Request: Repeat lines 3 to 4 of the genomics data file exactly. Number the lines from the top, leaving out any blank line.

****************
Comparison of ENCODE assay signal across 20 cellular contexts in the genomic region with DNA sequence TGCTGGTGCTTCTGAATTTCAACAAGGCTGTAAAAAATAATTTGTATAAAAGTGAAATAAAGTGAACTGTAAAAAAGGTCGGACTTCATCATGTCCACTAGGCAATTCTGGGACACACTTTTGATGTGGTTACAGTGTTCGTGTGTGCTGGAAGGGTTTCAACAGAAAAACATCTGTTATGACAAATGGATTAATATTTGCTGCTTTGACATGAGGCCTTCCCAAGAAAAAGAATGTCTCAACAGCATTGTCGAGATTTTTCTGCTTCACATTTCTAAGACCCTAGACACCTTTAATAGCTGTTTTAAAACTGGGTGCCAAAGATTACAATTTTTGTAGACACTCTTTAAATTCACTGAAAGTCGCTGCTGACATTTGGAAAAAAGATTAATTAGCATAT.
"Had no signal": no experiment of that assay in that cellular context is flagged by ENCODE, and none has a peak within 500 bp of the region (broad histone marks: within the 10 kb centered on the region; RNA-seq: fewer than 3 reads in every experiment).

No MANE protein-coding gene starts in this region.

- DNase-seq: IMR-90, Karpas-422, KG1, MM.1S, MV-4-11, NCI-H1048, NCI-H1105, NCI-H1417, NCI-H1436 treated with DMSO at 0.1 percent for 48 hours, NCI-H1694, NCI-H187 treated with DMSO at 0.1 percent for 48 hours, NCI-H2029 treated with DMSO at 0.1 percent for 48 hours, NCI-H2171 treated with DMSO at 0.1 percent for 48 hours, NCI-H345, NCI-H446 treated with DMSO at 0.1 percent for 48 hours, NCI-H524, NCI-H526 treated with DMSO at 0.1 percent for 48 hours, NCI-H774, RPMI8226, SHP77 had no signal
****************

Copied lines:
No MANE protein-coding gene starts in this region.

- DNase-seq: IMR-90, Karpas-422, KG1, MM.1S, MV-4-11, NCI-H1048, NCI-H1105, NCI-H1417, NCI-H1436 treated with DMSO at 0.1 percent for 48 hours, NCI-H1694, NCI-H187 treated with DMSO at 0.1 percent for 48 hours, NCI-H2029 treated with DMSO at 0.1 percent for 48 hours, NCI-H2171 treated with DMSO at 0.1 percent for 48 hours, NCI-H345, NCI-H446 treated with DMSO at 0.1 percent for 48 hours, NCI-H524, NCI-H526 treated with DMSO at 0.1 percent for 48 hours, NCI-H774, RPMI8226, SHP77 had no signal